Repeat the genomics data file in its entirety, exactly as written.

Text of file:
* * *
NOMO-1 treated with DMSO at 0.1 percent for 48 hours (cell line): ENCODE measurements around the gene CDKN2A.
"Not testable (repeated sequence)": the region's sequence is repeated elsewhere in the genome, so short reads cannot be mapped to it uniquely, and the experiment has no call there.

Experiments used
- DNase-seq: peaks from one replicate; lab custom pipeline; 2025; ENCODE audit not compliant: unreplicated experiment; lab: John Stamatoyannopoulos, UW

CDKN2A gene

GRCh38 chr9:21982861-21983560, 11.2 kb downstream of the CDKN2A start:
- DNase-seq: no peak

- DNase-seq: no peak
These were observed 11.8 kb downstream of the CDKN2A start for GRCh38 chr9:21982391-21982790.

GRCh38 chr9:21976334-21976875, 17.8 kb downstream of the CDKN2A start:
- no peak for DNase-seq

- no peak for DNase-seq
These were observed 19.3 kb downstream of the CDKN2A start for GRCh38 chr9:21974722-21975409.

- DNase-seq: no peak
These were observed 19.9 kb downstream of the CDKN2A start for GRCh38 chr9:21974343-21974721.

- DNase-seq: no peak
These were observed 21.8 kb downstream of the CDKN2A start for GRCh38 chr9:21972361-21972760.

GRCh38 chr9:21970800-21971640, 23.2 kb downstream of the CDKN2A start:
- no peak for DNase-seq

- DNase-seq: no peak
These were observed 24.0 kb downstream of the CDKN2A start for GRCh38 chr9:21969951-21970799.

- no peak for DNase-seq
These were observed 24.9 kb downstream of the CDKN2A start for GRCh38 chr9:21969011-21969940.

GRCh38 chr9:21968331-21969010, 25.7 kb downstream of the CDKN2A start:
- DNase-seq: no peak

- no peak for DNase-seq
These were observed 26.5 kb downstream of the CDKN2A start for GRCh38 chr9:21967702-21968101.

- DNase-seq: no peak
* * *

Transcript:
NOMO-1 treated with DMSO at 0.1 percent for 48 hours (cell line): ENCODE measurements around the gene CDKN2A.
"Not testable (repeated sequence)": the region's sequence is repeated elsewhere in the genome, so short reads cannot be mapped to it uniquely, and the experiment has no call there.

Experiments used
- DNase-seq: peaks from one replicate; lab custom pipeline; 2025; ENCODE audit not compliant: unreplicated experiment; lab: John Stamatoyannopoulos, UW

CDKN2A gene

GRCh38 chr9:21982861-21983560, 11.2 kb downstream of the CDKN2A start:
- DNase-seq: no peak

- DNase-seq: no peak
These were observed 11.8 kb downstream of the CDKN2A start for GRCh38 chr9:21982391-21982790.

GRCh38 chr9:21976334-21976875, 17.8 kb downstream of the CDKN2A start:
- no peak for DNase-seq

- no peak for DNase-seq
These were observed 19.3 kb downstream of the CDKN2A start for GRCh38 chr9:21974722-21975409.

- DNase-seq: no peak
These were observed 19.9 kb downstream of the CDKN2A start for GRCh38 chr9:21974343-21974721.

- DNase-seq: no peak
These were observed 21.8 kb downstream of the CDKN2A start for GRCh38 chr9:21972361-21972760.

GRCh38 chr9:21970800-21971640, 23.2 kb downstream of the CDKN2A start:
- no peak for DNase-seq

- DNase-seq: no peak
These were observed 24.0 kb downstream of the CDKN2A start for GRCh38 chr9:21969951-21970799.

- no peak for DNase-seq
These were observed 24.9 kb downstream of the CDKN2A start for GRCh38 chr9:21969011-21969940.

GRCh38 chr9:21968331-21969010, 25.7 kb downstream of the CDKN2A start:
- DNase-seq: no peak

- no peak for DNase-seq
These were observed 26.5 kb downstream of the CDKN2A start for GRCh38 chr9:21967702-21968101.

- DNase-seq: no peak